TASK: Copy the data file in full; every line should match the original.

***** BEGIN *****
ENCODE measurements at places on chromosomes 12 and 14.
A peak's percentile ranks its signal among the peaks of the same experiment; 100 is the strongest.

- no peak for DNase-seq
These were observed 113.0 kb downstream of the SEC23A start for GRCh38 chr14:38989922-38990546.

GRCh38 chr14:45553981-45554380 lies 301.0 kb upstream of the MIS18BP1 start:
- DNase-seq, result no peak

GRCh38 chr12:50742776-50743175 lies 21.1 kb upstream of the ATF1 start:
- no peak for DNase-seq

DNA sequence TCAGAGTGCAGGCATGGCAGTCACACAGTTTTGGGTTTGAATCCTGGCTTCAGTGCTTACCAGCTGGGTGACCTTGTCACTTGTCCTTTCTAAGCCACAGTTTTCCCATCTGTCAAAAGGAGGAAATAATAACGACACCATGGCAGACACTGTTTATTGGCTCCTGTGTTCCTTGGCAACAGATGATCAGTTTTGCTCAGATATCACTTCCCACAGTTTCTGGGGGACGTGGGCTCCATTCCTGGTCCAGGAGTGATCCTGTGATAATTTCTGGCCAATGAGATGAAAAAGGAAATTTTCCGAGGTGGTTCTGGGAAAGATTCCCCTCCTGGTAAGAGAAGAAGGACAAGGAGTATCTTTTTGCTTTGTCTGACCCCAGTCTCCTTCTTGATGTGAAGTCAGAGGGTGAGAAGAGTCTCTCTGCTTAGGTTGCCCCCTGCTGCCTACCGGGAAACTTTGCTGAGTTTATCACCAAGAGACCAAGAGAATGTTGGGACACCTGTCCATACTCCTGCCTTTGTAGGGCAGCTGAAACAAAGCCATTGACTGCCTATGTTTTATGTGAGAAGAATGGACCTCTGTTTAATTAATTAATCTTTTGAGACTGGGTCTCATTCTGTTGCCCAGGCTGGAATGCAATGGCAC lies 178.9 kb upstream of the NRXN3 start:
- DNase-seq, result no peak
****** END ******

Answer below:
ENCODE measurements at places on chromosomes 12 and 14.
A peak's percentile ranks its signal among the peaks of the same experiment; 100 is the strongest.

- no peak for DNase-seq
These were observed 113.0 kb downstream of the SEC23A start for GRCh38 chr14:38989922-38990546.

GRCh38 chr14:45553981-45554380 lies 301.0 kb upstream of the MIS18BP1 start:
- DNase-seq, result no peak

GRCh38 chr12:50742776-50743175 lies 21.1 kb upstream of the ATF1 start:
- no peak for DNase-seq

DNA sequence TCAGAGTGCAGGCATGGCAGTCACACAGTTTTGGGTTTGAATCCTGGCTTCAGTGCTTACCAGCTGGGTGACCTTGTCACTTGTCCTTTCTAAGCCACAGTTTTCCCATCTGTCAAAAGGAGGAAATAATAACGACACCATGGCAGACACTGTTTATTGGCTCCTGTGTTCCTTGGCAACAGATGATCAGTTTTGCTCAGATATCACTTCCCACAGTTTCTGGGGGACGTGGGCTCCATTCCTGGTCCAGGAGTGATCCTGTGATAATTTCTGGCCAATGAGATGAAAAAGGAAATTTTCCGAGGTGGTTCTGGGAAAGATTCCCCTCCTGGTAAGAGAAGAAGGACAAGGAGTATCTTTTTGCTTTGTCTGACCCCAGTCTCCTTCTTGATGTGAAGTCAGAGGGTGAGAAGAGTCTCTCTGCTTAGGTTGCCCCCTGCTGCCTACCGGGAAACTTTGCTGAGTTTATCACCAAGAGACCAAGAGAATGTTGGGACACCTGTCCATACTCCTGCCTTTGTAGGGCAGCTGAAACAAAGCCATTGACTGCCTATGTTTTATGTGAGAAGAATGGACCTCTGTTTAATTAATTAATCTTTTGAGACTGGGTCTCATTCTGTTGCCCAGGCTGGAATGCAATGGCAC lies 178.9 kb upstream of the NRXN3 start:
- DNase-seq, result no peak